All this started when I was only the age of 15 and my father passed away at the age of 43, my aunt was told that there was hereditary colon cancer in the family and that it would only affect the men so unfortunately I was never tested.

In May of 2012 I had enough of not being able to control my bowel and persistent cramps regardless of what I had eaten and I was told by friends that I should go back to the doctors and ask then to investigate I DID, I had my first colonoscopy and then they found hundreds of polyps and there was nothing they could do but give me a colectomy.

This was a horrid place to be in as I had biopsies taken and didn’t know what was going on, my best mate took me to visit my aunt where I told them about this condition and what to expect. My aunt was very worried as my father died having this operation.

I was given a genetic councillor and we talked, she advised me to see a specific professor who dealt with my condition and his name was professor Dion Morton at the Queen Elizabeth Hospital. He was very reassuring to me and relaxed me. It was then that he told me what he was going to do take my colon and join it up to my rectum and re-plumb me so I would go to the toilet normally, having taken the decision, my bed was booked and in June of 2013 I took myself to hospital.

June 2013, I woke up in intensive care with doctors around me and a little scar yahhh was my first thought. It was all over, oh no I had a anaphylactic shock and they had started the operation and had to stop, so I had to have tests to see what I was allergic to and this meant me having to go to another clinic and have tests. This was at the chest and allergy clinic in Birmingham, they put little dots on my arm and then put a certain drug, 0.1% of the drug I was allergic to. My arm swelled and the doctor looked at me and said that’s just 300ths of what was injected, you will never be able to have another operation.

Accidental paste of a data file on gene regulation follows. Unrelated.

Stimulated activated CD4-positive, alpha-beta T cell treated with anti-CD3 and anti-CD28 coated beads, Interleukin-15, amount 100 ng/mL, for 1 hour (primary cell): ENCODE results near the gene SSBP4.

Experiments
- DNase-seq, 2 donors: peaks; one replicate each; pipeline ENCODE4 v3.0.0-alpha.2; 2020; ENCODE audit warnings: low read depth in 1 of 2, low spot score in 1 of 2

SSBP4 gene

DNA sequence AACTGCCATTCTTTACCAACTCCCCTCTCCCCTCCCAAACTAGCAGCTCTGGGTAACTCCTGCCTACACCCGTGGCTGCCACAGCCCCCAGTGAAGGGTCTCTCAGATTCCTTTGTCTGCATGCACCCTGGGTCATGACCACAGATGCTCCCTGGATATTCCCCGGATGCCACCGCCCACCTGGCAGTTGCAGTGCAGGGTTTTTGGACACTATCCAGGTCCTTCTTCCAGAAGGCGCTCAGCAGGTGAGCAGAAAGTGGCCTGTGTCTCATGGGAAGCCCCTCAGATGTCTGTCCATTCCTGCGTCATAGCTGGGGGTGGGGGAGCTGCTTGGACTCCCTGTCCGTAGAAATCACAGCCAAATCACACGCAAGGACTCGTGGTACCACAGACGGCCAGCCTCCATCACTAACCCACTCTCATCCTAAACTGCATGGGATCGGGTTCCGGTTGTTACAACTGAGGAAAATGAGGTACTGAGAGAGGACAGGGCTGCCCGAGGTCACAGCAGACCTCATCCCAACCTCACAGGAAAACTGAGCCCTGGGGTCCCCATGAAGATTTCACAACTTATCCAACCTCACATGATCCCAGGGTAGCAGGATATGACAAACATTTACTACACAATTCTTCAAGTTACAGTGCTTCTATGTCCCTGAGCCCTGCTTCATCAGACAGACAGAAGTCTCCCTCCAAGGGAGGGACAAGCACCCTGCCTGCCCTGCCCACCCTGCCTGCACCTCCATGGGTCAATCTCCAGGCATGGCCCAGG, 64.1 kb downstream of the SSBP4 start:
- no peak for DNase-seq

After hearing this news I took myself back to the doctors and she said we will monitor you and if we need offer you palliative care the thoughts that went through my head was not nice — why me? And I am only 37.

After collecting my thoughts I was given another appointment with Professor Dion and he asked me to see the gentleman who would be administering the anaesthetic. Mr. Adam Hill informed me that I would be having an anaesthetic that they had not used for some time and it would be harder for the surgeons and my op would take more than 6 hours.

Did I care at this point? I knew that not having my colon removed would 100% mean I would have bowel cancer.

November 2013 came round fast and before I knew it I was in hospital again and in ward 728 with lots of people around me having crones and never having heard about FAP, including some doctors and nurses I felt like having a poster above my bed explaining.